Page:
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Tag: zip

Compressing large data sets in Redis with Zlib – Ruby test case


  1. Introduction
  2. Approach
  3. Hardware
  4. Memory gain due to compression
  5. The read-only test case
    1. Empty file
    2. Small file
    3. Medium file
    4. Big file
    5. Large file
    6. Read-only summary
  6. The write-only test case
    1. Empty file
    2. Small file
    3. Medium file
    4. Big file
    5. Large file
    6. Write-only summary
  7. Read-write test case
    1. Empty file
    2. Small file
    3. Medium file
    4. Big file
    5. Large file
    6. Read-write summary
  8. Overall summary


Year and a half ago, I was working with a software that used Redis as a buffer to store large sets of text data. We had some bottlenecks there. One of them was related to Redis and the large amount of data, that we had there (large comparing to RAM amount). Since then, I’ve wanted to check if using Zlib library would be a big improvement or would it be just a next bottleneck (CPU). Unfortunately I don’t have access to this software any more, that’s why I’ve decided to create a simple test case just to check this matter.


We mostly did read operations from Redis (the data was inserted and it was used many times through the cache life cycle), however I’ve wanted to test as many cases as I could, that’s why I’ve tested following cases (each of them is tested with and without compression):

  • Read only operations
  • Write only operations
  • Read/write operations

I’ve also considered given data sets:

  • empty file source
  • small file source (16.6 kB)
  • medium file source (47.5 kB)
  • big file source (221.9 kB)
  • large file source (4.2 MB)

To make it quite accurate I’ve tested it 10 times for given case and also for different number of iterations (from 1 to 1000). You can check the results on charts below.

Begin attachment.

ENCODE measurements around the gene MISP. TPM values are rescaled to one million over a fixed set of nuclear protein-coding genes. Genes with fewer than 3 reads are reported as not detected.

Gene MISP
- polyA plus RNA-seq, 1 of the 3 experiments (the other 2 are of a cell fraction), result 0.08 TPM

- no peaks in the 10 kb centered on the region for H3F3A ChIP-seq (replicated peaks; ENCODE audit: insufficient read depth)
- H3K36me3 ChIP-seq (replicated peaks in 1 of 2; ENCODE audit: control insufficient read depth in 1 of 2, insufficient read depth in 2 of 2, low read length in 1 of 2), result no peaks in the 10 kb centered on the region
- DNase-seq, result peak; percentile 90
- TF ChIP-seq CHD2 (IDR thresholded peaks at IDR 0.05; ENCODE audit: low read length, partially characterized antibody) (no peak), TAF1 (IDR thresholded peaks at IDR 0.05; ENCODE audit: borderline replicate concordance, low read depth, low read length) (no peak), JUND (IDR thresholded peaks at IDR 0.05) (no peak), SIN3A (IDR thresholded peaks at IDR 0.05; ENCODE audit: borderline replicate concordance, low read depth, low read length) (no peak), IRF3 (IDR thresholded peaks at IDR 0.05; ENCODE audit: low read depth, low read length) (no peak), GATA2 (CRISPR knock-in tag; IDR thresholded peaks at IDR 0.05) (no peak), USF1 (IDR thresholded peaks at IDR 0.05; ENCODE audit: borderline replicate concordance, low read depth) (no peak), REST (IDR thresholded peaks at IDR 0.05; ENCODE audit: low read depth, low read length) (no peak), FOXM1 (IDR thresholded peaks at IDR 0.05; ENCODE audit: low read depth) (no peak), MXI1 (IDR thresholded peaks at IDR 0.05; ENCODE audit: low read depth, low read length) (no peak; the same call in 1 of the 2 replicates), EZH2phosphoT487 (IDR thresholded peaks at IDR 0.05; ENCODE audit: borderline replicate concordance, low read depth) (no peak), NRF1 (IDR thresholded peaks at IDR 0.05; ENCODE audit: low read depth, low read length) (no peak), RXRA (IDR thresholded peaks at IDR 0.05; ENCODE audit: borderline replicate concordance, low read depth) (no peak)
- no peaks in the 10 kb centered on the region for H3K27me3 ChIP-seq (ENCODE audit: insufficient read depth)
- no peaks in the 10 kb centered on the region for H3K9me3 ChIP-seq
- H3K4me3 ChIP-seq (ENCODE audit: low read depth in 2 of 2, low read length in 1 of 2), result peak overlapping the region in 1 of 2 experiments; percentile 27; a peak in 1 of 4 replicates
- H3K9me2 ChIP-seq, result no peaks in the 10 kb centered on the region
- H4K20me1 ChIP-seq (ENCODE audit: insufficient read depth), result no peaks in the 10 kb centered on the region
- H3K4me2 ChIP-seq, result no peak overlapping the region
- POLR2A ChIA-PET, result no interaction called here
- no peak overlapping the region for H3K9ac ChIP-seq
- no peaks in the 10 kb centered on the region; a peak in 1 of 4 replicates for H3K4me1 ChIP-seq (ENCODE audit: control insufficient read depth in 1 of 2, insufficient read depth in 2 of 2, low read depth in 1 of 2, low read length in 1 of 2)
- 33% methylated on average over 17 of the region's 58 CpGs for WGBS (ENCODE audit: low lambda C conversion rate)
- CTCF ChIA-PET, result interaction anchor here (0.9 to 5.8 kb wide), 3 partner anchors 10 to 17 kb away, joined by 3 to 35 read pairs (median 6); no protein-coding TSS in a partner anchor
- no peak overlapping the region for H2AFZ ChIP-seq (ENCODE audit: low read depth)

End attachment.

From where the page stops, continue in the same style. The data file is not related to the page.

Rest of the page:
Hardware used was rather simple:

  • 2 GB RAM
  • Pentium 4 HT
  • 2TB SATA WD Disk
  • Unstressed Debian Linux on board

Memory gain due to compression

The memory gain is quite obvious – it depends on the compression level that we can achive using Zlib library. Below you can see the memory usage before and after compression – for all the given example files:


So, as you can see, except the first case, with the empty file, we gain around 75-85% of space, when using the Zlib compression of text data. In my opinion this is a huge improvement.

The read-only test case

First let’s see how the read-only performance decreases due to the compression mechanism that was implemented. On the chart we can see both – the non-compressed and compressed script versions, both for given (same) number of iterations. Each chart represents one file size.

Empty file


For empty file, the speed decrease is around 6%.

Small file

For small file, the speed decrease is around 26%. But still – 1000 reads take us less than a half of second.

Medium file

Here the difference is around 47.5% – the bigger the file gets, the bigger the decompression overhead is. Since the read operations from Redis are quite fast, the decompression time seems to affect the whole process in a quite high level.